Has the Sturgeon Fish Been on Earth for 200 Million Years?

This ancient family of fish predates most other fish in the world.

Published Dec 18, 2021

 (Cacophony - Own work/Wikimedia Commons)
Image Via Cacophony - Own work/Wikimedia Commons

One fish truly has a unique place in history, particularly because it has managed to exist on earth in some form since prehistoric times. We are referring to the sturgeon, a family of bony fish that is found in North America, Europe, and Asia, with around 27 species.

The sturgeon first appeared in fossil records around 200 million years ago. According to the U.S. Fish and Wildlife Service, the sturgeon predates many fish species, and can survive in many environments, including subtropical to subarctic waters. According to National Geographic, the lake sturgeon, a species in the same family, is the oldest and largest native fish species in the North American Great Lakes region.

For a long time, scientists believed that the sturgeon was like a “living fossil,” almost unchanged throughout its long history, but a 2013 study by the University of Michigan found that they were “one of the fastest-evolving fish on the planet.”

"Sturgeon are thought of as a living fossil group that has undergone relatively slow rates of anatomical change over time. But that's simply not true. Our study shows that sturgeon are evolving very quickly in some ways. They have evolved a huge range of body sizes. There are dwarf sturgeon the size of a bass and several other species that are nearly as big as a Volkswagen,” said Daniel Rabosky, assistant professor in the Department of Ecology and Evolutionary Biology at the University of Michigan.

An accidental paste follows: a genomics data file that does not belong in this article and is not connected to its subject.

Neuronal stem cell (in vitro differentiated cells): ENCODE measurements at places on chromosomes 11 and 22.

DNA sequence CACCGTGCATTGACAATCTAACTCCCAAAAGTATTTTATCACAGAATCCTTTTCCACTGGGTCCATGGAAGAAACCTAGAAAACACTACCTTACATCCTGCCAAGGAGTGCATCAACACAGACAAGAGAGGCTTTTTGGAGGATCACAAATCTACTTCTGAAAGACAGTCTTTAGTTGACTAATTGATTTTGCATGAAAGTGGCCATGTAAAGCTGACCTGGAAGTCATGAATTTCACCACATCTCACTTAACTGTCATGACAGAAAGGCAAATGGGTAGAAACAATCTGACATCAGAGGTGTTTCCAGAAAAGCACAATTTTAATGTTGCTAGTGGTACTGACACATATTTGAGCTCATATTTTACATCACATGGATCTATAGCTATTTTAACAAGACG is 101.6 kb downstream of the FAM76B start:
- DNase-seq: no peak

Some species can grow up to 12 feet in length.

But the numbers of lake sturgeon have gone down in the Great Lakes region and other parts of North America, largely due to overfishing over the centuries, pollution, and the construction of dams. However, tighter fishing regulations and the growth of hatcheries have resulted in a resurgence of their numbers.

In Tennessee for example, where efforts to reintroduce the endangered species have been ongoing since 2000, the protected “dinosaur fish” have matured into adults which increases the chances of more sturgeon babies. Conservationists are hopeful that the species will make a comeback in the 2020s.

But sturgeon in other places, like the country of Georgia that borders Turkey, are critically endangered, particularly with the upcoming construction of new hydropower projects across the Rioni river. The Rioni is one of two rivers in the Black Sea region that is home to the sturgeon.

According to the WWF, 23 out of 27 sturgeon species are in danger of extinction, and efforts to save them are ongoing.


“Critically Endangered Sturgeons Threatened by Proposed Dams in Caucasus.” National Geographic, 7 July 2021, Accessed 16 Dec. 2021.

“Lake Sturgeon, Facts and Photos.” Animals, 25 Feb. 2020, Accessed 16 Dec. 2021.

“Resurgin’ Sturgeon: East Tennessee’s Protected ‘dinosaur Fish’ Are Finally Growing into Adults.” Wbir.Com, 6 Dec. 2021, Accessed 16 Dec. 2021.

"Sturgeon." U.S Fish and Wildlife Service, Accessed 16 Dec. 2021.

"Sturgeons." WWF, Accessed 16 Dec. 2021.

University of Michigan. "Living fossils? Actually, sturgeon fish are evolutionary speedsters." ScienceDaily, 6 June 2013, Accessed 16 Dec. 2021.

Nur Nasreen Ibrahim is a reporter with experience working in television, international news coverage, fact checking, and creative writing.